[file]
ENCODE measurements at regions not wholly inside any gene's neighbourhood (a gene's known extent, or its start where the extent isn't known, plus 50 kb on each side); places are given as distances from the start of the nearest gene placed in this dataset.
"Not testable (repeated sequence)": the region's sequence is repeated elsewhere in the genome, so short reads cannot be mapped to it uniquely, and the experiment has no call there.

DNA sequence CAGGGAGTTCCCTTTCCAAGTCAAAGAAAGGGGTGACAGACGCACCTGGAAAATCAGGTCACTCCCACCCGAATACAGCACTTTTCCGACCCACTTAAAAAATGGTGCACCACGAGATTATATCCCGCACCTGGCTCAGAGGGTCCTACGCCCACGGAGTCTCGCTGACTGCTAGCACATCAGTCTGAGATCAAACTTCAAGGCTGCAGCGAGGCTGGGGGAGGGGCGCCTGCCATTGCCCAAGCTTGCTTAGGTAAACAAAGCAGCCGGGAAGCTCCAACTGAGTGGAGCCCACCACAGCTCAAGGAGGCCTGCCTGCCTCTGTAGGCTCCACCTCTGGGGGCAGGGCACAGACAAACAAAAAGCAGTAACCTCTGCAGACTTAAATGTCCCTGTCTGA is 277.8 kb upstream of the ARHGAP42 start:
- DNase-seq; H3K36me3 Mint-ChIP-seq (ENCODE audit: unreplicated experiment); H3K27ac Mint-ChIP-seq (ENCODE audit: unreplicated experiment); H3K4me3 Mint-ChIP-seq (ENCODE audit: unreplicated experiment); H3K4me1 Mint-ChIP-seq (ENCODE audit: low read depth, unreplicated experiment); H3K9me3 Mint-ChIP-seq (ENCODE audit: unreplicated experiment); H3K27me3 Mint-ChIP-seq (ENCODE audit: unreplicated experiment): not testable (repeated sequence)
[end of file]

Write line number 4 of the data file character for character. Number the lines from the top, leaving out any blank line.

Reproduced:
- DNase-seq; H3K36me3 Mint-ChIP-seq (ENCODE audit: unreplicated experiment); H3K27ac Mint-ChIP-seq (ENCODE audit: unreplicated experiment); H3K4me3 Mint-ChIP-seq (ENCODE audit: unreplicated experiment); H3K4me1 Mint-ChIP-seq (ENCODE audit: low read depth, unreplicated experiment); H3K9me3 Mint-ChIP-seq (ENCODE audit: unreplicated experiment); H3K27me3 Mint-ChIP-seq (ENCODE audit: unreplicated experiment): not testable (repeated sequence)